Arthritis Foundation. “Understanding Arthritis.” Web.

Centers for Disease Control and Prevention. “5 Proven Ways to Manage Arthritis.” Web. 2019.

Quest Diagnostics. “Helping you focus on patients with arthritis” Web.

Everyday Health. “May is Arthritis Awareness Month – Mark it with the ABCs.” Web. 2018.

Seniors and Post-Holiday Blues: Why it Happens and What to Do

The holidays can be a time of joy, togetherness and connection. For seniors that are isolated from family and friends, these happy feelings can be replaced with anxiety or depression once the festivities end.

Feeling blue after the holidays is not uncommon for older adults – especially for those that are isolated from loved ones, suffering from a physical illness or those with a less busy lifestyle.

Taking a proactive approach to combatting sadness following the holidays is critical. Depression can have long-lasting negative health impacts, and the effect of social isolation is also significant – it can have a negative health effect equivalent to smoking 15 cigarettes a day.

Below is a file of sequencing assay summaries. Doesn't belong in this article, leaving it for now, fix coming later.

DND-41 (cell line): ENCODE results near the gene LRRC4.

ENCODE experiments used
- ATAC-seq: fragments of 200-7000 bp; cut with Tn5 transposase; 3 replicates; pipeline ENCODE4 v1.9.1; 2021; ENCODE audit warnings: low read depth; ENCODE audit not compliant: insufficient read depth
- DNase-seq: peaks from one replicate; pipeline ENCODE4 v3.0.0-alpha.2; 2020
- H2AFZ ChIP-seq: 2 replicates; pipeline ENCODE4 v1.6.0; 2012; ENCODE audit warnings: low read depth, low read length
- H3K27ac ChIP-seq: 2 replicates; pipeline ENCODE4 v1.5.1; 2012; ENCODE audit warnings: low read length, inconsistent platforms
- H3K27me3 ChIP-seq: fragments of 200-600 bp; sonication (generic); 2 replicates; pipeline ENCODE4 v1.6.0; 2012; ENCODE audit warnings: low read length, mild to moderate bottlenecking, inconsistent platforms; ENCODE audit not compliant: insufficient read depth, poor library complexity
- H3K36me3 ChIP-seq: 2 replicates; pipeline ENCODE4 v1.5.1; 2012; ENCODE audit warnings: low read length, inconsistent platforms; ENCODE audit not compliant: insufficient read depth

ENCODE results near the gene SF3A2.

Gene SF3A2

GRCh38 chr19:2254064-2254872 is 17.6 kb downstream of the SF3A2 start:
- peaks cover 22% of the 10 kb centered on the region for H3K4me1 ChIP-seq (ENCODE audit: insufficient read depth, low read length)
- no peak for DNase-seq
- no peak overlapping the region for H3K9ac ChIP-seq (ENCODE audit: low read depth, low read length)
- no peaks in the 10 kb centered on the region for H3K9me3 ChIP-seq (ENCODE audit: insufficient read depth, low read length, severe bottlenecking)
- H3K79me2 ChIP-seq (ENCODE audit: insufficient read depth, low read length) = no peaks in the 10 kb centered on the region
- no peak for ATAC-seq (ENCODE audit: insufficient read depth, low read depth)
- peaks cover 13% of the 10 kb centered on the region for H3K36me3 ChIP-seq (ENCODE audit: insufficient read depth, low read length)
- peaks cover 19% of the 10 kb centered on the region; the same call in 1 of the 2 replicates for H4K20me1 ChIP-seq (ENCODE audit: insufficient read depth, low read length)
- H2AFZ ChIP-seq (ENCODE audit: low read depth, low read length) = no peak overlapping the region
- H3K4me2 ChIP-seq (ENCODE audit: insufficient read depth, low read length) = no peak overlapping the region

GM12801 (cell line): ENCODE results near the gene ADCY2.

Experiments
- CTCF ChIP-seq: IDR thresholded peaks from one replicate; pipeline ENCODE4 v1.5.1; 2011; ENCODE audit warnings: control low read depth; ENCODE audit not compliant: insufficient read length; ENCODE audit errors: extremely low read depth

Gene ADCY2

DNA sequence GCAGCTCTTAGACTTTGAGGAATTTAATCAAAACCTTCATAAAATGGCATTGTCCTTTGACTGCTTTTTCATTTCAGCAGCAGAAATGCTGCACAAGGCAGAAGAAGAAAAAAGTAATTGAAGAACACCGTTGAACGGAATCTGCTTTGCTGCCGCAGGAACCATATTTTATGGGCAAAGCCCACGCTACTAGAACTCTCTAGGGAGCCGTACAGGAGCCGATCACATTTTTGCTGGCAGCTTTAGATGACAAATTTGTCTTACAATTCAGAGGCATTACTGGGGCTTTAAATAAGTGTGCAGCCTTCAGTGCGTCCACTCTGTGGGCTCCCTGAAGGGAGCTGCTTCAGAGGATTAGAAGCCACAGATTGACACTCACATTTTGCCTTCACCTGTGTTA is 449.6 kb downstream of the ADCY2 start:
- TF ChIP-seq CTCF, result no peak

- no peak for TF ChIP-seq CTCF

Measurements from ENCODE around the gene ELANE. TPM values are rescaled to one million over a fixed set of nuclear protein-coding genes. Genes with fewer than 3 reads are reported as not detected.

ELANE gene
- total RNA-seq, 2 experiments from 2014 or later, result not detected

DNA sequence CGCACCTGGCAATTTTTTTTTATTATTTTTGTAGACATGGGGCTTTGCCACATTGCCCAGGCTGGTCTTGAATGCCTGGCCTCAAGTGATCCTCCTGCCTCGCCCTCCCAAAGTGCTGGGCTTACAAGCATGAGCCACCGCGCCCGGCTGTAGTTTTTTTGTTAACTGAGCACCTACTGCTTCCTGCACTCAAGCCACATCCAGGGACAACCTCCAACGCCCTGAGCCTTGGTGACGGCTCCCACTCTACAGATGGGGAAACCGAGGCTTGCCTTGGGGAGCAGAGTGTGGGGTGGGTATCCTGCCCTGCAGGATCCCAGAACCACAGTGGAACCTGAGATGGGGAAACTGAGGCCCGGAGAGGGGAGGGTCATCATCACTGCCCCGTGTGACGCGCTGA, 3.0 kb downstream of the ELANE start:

There are many ways to keep the post-holiday blues away. Making plans, being active and continuing to connect with loved ones are some of the top ways to move forward into the new year with positive momentum and intentional action. Some specific ideas include:

  • Plan travel and reunions: Booking a getaway, or making plans to see family and friends, can help those that live far from their loved ones. A trip or reunion doesn’t need to be expensive or elaborate – scheduling an outing or dinner with the family in the coming months can help lift spirits.
  • Learn something new: For some seniors, anxiety and depression can be worse when they are idle. Taking up a hobby or learning a new skill can provide a challenge that is enjoyable, and activity can combat negative thinking.
  • Relive the best moments: Collecting photos and memories from the latest holiday season, and looking at past year’s mementos, can bring back the joy felt while celebrating. And remembering the best times can help seniors feel gratitude and connection – even when the ones they love aren’t right there.